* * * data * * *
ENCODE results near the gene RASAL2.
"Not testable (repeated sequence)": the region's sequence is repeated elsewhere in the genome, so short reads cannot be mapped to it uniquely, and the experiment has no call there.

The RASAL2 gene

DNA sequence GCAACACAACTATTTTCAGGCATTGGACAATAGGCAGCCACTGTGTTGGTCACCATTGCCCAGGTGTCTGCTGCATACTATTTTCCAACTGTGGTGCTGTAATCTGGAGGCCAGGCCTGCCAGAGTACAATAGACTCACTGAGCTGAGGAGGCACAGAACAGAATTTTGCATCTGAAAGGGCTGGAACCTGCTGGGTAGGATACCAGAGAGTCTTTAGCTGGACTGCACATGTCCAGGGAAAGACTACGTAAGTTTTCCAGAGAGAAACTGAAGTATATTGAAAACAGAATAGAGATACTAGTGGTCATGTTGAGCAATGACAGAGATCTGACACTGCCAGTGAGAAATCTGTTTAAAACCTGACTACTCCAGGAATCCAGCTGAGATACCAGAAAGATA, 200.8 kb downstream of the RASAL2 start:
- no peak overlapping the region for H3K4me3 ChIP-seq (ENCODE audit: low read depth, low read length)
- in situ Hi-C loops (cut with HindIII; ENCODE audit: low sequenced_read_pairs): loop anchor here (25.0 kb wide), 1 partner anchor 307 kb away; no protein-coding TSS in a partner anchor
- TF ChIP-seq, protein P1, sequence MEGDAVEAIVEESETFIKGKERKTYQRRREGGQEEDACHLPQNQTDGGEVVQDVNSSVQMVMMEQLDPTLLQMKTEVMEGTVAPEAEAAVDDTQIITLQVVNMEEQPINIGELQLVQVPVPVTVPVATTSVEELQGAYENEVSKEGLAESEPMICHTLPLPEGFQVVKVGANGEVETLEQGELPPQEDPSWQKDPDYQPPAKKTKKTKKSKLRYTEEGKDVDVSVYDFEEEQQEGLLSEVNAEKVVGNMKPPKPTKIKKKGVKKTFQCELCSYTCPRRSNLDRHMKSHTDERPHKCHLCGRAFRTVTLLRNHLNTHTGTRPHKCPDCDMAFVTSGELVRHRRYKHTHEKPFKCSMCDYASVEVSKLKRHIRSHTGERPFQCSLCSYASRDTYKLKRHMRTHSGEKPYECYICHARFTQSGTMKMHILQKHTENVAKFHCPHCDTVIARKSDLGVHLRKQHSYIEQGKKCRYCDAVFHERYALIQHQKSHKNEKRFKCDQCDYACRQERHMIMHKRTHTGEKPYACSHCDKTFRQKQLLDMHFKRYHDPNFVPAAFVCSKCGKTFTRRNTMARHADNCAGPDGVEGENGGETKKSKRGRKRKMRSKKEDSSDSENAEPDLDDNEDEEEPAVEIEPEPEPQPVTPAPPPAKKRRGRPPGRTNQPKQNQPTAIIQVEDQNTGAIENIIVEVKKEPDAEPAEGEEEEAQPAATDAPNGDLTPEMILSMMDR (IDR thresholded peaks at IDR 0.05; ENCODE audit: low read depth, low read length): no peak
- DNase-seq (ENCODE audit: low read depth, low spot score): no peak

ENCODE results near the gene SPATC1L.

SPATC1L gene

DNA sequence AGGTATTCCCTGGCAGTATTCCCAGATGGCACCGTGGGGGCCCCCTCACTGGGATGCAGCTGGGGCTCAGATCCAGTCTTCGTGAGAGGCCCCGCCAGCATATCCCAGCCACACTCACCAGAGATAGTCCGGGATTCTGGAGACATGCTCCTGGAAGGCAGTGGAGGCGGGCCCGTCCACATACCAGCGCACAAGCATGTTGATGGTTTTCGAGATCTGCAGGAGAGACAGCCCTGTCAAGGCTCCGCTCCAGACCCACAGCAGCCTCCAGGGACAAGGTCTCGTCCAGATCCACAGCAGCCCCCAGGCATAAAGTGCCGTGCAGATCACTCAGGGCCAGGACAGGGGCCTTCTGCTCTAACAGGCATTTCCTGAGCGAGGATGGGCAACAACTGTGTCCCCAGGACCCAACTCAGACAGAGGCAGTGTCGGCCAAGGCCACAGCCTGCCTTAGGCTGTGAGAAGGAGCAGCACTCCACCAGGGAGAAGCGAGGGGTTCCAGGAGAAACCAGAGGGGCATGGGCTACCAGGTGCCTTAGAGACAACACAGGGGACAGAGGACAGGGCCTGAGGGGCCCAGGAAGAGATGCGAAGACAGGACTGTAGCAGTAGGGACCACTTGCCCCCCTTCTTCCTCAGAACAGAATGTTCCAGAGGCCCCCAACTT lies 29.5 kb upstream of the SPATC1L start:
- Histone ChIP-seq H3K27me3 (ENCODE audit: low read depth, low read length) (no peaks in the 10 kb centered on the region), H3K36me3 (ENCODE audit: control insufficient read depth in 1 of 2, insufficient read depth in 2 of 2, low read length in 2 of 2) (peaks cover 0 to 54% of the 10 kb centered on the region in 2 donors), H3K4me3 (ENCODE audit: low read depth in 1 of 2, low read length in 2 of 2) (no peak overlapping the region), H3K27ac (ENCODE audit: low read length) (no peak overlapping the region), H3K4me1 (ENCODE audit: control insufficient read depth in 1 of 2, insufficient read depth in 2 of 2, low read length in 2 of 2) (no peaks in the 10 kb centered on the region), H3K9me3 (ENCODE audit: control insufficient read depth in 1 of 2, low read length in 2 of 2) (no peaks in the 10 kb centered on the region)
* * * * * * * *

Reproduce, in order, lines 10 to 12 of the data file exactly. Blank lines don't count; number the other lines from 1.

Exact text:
SPATC1L gene

DNA sequence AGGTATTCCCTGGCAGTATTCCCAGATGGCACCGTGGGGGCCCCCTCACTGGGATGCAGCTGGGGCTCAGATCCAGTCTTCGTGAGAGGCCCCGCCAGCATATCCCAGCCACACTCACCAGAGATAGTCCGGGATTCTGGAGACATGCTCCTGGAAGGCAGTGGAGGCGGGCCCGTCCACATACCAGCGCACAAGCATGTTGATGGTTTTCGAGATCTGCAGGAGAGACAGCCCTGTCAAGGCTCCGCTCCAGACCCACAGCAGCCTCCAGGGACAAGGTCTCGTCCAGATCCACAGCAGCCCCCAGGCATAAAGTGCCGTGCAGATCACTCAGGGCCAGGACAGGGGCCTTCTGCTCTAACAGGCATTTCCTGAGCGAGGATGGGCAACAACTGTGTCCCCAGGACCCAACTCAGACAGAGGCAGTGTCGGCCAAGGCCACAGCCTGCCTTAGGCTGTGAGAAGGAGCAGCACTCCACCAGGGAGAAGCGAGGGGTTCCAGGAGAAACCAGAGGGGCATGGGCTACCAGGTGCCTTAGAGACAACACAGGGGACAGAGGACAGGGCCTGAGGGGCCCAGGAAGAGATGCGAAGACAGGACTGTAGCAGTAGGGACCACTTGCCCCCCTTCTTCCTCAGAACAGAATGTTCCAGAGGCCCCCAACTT lies 29.5 kb upstream of the SPATC1L start:
- Histone ChIP-seq H3K27me3 (ENCODE audit: low read depth, low read length) (no peaks in the 10 kb centered on the region), H3K36me3 (ENCODE audit: control insufficient read depth in 1 of 2, insufficient read depth in 2 of 2, low read length in 2 of 2) (peaks cover 0 to 54% of the 10 kb centered on the region in 2 donors), H3K4me3 (ENCODE audit: low read depth in 1 of 2, low read length in 2 of 2) (no peak overlapping the region), H3K27ac (ENCODE audit: low read length) (no peak overlapping the region), H3K4me1 (ENCODE audit: control insufficient read depth in 1 of 2, insufficient read depth in 2 of 2, low read length in 2 of 2) (no peaks in the 10 kb centered on the region), H3K9me3 (ENCODE audit: control insufficient read depth in 1 of 2, low read length in 2 of 2) (no peaks in the 10 kb centered on the region)